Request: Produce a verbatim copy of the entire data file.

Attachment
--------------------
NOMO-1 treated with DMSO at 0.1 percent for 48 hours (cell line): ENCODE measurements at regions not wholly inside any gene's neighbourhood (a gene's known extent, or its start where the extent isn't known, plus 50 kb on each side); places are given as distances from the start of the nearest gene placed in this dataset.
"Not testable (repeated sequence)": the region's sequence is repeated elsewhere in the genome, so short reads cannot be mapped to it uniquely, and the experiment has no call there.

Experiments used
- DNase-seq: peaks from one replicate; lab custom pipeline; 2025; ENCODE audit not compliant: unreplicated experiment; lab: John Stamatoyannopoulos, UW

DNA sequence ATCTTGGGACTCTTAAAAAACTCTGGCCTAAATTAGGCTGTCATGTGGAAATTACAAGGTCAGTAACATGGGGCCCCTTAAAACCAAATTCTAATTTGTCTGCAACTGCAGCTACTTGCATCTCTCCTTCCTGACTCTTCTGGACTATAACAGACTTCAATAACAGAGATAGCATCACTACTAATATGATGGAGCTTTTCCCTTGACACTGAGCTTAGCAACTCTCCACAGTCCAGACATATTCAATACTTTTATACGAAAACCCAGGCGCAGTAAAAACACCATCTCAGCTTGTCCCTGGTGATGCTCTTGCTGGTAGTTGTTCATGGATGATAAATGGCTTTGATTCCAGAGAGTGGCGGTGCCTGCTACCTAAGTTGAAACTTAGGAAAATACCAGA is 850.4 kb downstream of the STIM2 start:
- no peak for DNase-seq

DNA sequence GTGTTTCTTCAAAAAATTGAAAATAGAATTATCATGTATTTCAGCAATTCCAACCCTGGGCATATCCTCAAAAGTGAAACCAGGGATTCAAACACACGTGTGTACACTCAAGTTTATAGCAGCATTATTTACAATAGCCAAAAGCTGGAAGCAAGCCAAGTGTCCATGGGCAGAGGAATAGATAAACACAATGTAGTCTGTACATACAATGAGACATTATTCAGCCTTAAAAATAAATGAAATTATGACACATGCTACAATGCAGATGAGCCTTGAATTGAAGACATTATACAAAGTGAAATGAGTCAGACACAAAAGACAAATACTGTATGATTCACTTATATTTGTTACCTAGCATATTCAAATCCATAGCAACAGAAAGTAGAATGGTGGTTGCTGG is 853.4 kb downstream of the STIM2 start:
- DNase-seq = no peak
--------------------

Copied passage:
NOMO-1 treated with DMSO at 0.1 percent for 48 hours (cell line): ENCODE measurements at regions not wholly inside any gene's neighbourhood (a gene's known extent, or its start where the extent isn't known, plus 50 kb on each side); places are given as distances from the start of the nearest gene placed in this dataset.
"Not testable (repeated sequence)": the region's sequence is repeated elsewhere in the genome, so short reads cannot be mapped to it uniquely, and the experiment has no call there.

Experiments used
- DNase-seq: peaks from one replicate; lab custom pipeline; 2025; ENCODE audit not compliant: unreplicated experiment; lab: John Stamatoyannopoulos, UW

DNA sequence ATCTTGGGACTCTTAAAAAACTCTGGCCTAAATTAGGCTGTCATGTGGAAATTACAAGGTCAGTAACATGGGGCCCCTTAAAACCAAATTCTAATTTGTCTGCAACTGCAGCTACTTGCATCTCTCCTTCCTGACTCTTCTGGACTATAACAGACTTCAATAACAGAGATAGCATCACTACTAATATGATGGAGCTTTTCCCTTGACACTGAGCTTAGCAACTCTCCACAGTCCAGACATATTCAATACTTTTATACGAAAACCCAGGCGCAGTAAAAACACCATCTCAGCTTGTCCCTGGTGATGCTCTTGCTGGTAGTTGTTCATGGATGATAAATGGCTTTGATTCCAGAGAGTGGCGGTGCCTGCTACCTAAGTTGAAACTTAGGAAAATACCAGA is 850.4 kb downstream of the STIM2 start:
- no peak for DNase-seq

DNA sequence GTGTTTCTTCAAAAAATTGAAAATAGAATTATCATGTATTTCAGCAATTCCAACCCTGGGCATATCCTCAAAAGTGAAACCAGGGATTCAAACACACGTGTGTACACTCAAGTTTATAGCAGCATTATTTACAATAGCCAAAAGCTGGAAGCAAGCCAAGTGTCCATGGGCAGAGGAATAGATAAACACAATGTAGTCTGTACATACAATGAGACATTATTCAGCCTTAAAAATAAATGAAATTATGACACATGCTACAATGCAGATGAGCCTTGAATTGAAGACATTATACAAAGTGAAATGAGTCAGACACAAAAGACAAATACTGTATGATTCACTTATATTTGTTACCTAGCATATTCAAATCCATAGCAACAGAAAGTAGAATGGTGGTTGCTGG is 853.4 kb downstream of the STIM2 start:
- DNase-seq = no peak